Devlin Montebanc knows that a Victorian man needs a place to go, some place he can be at ease, enjoying his port, his cigars, and some special male companionship. That’s why he maintains the Hyacinth Club, a traditional men’s club with a twist.
The sophisticated men of the Hyacinth Club find their pleasure in this series of bawdy tales, from a Scottish earl who falls in love with a Texas rebel, to a bored noble who finds an innocent young scholar to instruct in the ways of dominance and submission. See how repressed those Victorians weren’t. Read Hyacinth Club today.
Review by Alex Beecroft
I feel I need to start this review off by explaining where I’m coming from as a reader. If you know what I like in a book, it’ll be clearer to you whether you share the same perspective, and whether you might expect to agree with me on the review or not.
I freely admit I am a narrative junkie. What I’m primarily looking for in a book is a gripping story; characters who I can love, or at least sympathise with, overcoming obstacles and challenges in an effort to obtain their hearts’ desires.
That makes me unsuitable to review this book, however. The Hyacinth Club is not really a narrative at all. I would say it was stretching it even to call it a ‘series of bawdy tales’, unless you think that ‘A meets B, they have lots of sex’ is a tale.
Essentially, the book is a series of sexual encounters between several different pairs of men, though I believe there’s a threesome towards the end (my brain had become oversaturated by then and had switched off.) Each pair follows the formula ‘A meets B, instant attraction, sex, vows that the other is the most perfect person ever, more sex, calling each other pet names, more sex.’
There is some differentiation of characters; ‘the Texan’ has a Texan accent and he calls his Scottish lover ‘my Scot’, which helped me to remember which pair we were talking about in their case.
There is an extremely seme/uke pair. A pair I couldn’t tell apart other than they called each other ‘my Fox’ and ‘my Dragon’ (they met at a masquerade). A slightly lower class pair whose re-union at the docks I found quite touching. A big Scotsman and a little actor, who seemed to belong in a different book entirely (a book which I would probably have enjoyed more.) But all these promising beginnings lead so inevitably to the sex and the declarations of perfection that I lost interest about 30 pages in and almost despaired when I reached page 92, only to discover there were 100 pages still to go.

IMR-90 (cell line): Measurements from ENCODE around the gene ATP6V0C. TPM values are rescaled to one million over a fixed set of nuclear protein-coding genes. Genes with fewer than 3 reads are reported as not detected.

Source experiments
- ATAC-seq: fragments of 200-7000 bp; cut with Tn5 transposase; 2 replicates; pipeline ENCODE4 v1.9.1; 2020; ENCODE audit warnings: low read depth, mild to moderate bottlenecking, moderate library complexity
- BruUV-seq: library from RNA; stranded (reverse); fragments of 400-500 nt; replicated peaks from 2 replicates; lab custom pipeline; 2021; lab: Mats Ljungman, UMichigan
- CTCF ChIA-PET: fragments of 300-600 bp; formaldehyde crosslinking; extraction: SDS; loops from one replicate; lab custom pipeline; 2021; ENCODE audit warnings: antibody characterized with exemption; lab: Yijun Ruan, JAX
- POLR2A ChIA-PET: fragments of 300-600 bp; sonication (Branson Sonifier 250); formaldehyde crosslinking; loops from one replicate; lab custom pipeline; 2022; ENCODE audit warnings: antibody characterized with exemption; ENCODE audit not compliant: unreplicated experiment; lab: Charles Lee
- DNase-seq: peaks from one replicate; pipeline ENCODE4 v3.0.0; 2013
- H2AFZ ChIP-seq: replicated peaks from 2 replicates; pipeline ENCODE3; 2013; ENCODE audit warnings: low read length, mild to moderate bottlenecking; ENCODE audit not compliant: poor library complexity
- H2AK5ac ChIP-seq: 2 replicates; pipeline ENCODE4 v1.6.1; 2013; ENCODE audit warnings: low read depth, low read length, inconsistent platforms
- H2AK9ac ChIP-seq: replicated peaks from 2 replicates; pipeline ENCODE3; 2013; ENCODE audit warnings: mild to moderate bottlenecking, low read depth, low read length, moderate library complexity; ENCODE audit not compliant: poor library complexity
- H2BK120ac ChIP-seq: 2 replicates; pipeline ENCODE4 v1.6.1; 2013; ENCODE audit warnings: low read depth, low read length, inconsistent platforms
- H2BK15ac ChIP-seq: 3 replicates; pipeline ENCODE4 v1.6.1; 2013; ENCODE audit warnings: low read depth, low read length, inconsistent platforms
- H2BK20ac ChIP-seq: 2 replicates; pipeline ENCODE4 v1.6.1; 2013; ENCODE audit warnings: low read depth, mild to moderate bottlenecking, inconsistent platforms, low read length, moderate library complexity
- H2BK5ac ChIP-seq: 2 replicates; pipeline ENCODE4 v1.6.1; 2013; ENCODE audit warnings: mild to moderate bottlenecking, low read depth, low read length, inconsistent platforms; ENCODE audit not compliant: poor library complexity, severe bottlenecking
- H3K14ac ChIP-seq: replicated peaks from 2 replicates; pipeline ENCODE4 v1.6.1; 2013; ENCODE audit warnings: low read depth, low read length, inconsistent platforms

I’m not in any way saying that this was a badly written book. On the contrary, apart from the stilted ‘olde worlde’ dialogue of the first couple, which did get on my nerves, it’s clear that BA Tortuga is a good writer. I believe it’s entirely possible that she is good at characterization, though it’s all but impossible for that to come out when the characters do nothing but have sex. The settings were nicely drawn, and though I admit I had thought they were 18th Century until I read the blurb, that might be more a product of my own obsessions than any fault of hers.
And the sex scenes are very good; well drawn, lush without being tasteless, hot, varied and prolonged. It’s an amazing achievement considering how technically difficult it is to write sex. It’s just not my cup of tea.
I wanted conflict, drama, heroism, true love winning out over almost insuperable obstacles, but there was no conflict whatsoever. Not even conflict of the internal, psychological kind. None of these Victorian men, not even the innocent ingénue, seemed at all troubled by the thought that they were doing something their society perceived to be criminally immoral. True love turned up and everyone skipped directly to – heh – the climax.
I might even have preferred ‘Victorian men fuck like bunnies’ if it had not been overlaid with the ‘A+B+great sex = automatic HEA’ message, which I found a bit, well, shmoopy. But that’s probably just me being cynical.
Basically, if you read m/m fiction for the sex, this is the book for you. If you’re looking for a story of some kind – if sex only becomes meaningful for you in the context of everything else the characters have gone through together – I would advise you to give it a miss.
Available from Torquere Books